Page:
Carol Felsenthal
On politics

Blago’s Brother Robert: Patrick Fitzgerald ‘Poisoned’ Jury Pool

On Monday, after jurors in the Blagojevich retrial delivered a nearly sweeping guilty verdict, I called the gov’s brother, Robert. Below is an edited transcript of our conversation, in which he accuses U.S. Attorney Patrick Fitzgerald of “[poisoning] the jury pool and the media,” and says that the feds used him as a pawn…

Robert Blagojevich
Robert Blagojevich
On Monday, after jurors in the Blagojevich retrial delivered a nearly sweeping guilty verdict, I called the gov’s brother, Robert. Older than Rod by 16 months, Rob is a former banker, an Army veteran, and a serious man. He was also a co-defendant in Blago’s first trial, but in the wake of the deadlocked jury, the government dropped the charges against Rob. Below is an edited transcript of our conversation, in which he accuses U.S. Attorney Patrick Fitzgerald of “[poisoning] the jury pool and the media,” and says that the feds used him as a pawn in the first trial to get to his brother. Rob also expresses relief that his parents were not around to see the two siblings go through their legal battles.

CF: Have you spoken to your brother?
I’m not commenting on [that]. I’m just going to keep that between us. [The Sun-Times reports that the brothers did not speak on Monday, but that Rob sent Rod a text message.]

CF: You told the hosts of a local radio show here that you intended to make an appearance at Rod’s retrial, but you didn’t.
I was strongly advised by my attorney not to come to Chicago. I was asked to testify by Rod’s lawyers and I wanted to do that, but Mike [attorney Michael Ettinger] advised me not to because of the way the government dismissed its charges against me—without prejudice, which means they could re-indict me on whatever pretense they could find, or if I somehow was inconsistent in my testimony from the previous trial they would charge me with perjury.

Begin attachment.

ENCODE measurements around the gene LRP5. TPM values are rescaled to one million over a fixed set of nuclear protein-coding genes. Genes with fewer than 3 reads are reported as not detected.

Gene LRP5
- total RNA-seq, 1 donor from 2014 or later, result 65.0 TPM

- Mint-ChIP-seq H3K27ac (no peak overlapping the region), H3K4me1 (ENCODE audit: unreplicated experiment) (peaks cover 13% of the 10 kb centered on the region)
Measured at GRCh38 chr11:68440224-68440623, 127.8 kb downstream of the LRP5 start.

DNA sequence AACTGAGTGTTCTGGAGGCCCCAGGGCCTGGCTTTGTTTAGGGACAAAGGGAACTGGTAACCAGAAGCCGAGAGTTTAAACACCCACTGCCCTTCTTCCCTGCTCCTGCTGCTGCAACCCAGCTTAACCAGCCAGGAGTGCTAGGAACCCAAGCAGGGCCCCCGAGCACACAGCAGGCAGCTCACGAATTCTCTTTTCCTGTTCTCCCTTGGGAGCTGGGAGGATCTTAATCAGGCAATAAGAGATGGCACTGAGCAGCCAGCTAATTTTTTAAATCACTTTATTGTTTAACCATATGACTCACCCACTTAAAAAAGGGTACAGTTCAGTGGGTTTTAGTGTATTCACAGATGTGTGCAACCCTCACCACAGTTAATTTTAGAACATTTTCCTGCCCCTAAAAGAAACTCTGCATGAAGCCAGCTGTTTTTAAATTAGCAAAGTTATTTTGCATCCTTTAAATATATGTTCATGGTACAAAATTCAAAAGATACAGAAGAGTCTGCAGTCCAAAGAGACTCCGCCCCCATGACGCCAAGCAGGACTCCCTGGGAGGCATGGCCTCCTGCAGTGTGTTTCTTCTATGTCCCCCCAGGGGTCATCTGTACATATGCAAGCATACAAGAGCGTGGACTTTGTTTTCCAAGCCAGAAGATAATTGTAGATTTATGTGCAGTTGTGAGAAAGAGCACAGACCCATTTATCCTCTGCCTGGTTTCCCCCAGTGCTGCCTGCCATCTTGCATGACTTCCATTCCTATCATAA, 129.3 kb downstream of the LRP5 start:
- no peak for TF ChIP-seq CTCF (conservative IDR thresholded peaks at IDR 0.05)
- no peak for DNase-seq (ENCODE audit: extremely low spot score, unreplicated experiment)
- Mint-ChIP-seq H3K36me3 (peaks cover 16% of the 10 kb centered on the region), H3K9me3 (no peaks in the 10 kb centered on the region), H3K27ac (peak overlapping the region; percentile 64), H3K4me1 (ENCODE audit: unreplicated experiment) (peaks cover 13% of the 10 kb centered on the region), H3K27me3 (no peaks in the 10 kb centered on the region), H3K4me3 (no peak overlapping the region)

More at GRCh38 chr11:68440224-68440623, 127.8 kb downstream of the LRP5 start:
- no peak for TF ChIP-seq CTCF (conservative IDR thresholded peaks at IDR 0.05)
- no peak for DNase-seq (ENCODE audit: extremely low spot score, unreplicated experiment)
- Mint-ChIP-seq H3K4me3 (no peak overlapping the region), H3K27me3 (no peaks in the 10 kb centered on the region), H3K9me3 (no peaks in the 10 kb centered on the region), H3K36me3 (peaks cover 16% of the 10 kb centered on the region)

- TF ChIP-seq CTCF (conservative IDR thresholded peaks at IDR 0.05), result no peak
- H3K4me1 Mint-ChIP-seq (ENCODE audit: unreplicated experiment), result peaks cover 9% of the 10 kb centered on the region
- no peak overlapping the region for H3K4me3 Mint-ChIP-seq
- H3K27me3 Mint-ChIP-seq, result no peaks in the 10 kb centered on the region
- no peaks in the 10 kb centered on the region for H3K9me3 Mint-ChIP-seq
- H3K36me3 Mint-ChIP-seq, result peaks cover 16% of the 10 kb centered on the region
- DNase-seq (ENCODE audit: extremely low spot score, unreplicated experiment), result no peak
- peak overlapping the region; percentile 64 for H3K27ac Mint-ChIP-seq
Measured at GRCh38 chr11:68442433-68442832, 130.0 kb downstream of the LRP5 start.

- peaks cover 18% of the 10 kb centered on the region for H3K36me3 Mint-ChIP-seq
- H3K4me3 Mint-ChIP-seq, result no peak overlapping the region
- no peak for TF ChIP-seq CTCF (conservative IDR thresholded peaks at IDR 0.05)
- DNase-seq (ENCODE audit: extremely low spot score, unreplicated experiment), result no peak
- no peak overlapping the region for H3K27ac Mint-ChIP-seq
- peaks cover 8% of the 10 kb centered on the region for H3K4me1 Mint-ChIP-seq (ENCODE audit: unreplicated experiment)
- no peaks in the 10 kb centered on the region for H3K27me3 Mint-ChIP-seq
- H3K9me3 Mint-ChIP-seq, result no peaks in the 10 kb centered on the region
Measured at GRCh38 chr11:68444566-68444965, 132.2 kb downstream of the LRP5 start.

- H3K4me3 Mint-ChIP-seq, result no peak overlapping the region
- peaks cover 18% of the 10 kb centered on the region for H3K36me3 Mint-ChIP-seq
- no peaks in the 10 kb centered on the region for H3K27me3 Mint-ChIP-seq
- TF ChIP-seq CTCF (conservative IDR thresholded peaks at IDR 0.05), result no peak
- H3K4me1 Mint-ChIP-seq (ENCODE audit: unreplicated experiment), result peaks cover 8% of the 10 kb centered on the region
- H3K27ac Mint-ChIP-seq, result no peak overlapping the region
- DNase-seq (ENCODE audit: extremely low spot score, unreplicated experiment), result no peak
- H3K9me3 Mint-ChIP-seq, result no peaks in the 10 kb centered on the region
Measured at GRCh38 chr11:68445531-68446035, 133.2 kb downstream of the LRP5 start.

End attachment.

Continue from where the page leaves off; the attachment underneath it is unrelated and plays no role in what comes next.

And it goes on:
CF: What did you think of your brother’s representation?
I totally commend Shelly Sorosky for stepping up as a friend and a lawyer for my brother. He’s is a special person who did the best he could … with limited resources. Shelly to me is a family hero. They [Sorosky, Aaron Goldstein and Lauren Kaeseberg] threw themselves into it.

CF: You’ve referred several times to the nightmare of fighting the feds. In what way was it a nightmare?
The government wages a war of attrition on you. When I was indicted they knew that I had some financial flexibility; they knew because they eavesdropped on my … conversations with my financial advisor. I believe part of their reasoning in indicting me was they would eliminate me as a possible source to help Rod. I felt I was being used as a pawn to get my brother to plead because they had come to us asking for a global solution.

CF: What do you mean by “global solution?”
My attorney had a conversation with the lead prosecutor. And [the prosecutor] said, “We’ve got the governor, but your guy can win.” That was shocking to me when I heard that; when they’re telling my lawyer I can win, why would they indict me? Michael explained to me that he [replied], “Well he’s not going to plead to felony charges. He didn’t break the law. He’ll start talking to you at the misdemeanor level, and the prosecutor said, “You know we can’t do that,” and Mike said, “Yes you can.”  [The prosecutor’s] answer was, “We’re looking for a global solution. We’d like the brothers to talk and figure this out between the two of them.”

CF: So you’re not crazy about the prosecutor. What about his boss, U.S. Attorney Patrick Fitzgerald?
I think it’s best for me not to comment right now; I’m just too raw. I will comment on the press conference [from the morning of Blago’s arrest in 2008, when Fitzpatrick referred to the need to stop a “political corruption crime spree” and noted that Blago’s conduct “would make Lincoln roll over in his grave”] because that affected me directly. Fitzpatrick polluted—actually poisoned—the jury pool and the media. Here’s one of the many things I’ve learned out of this experience: the government is not always right, and we as American citizens have got to be very mindful of the its power so they don’t … use it against us. These prosecutors have gotten more than their pound of flesh from [Rod], a guy who did not make a dime off of this—who was not intending, in my opinion, to make a dime off of it while he was in office. He was a politician trying to cut deals that had been cut since before our Constitution was forged.

[NOTE: A request for comment from the U.S. Attorney’s office here, specifically from Fitzpatrick and Reid Schar, was declined by spokesman Randall Samborn.]

CF: Your thoughts on Judge Zagel?
I believe based on news accounts I’ve read that there’s a strong argument for an appeal given how the judge presided over this second trial. I know what he was like during the first trial, and it sounds like he was even less objective on this one.

CF: What advice would you give to Rod now?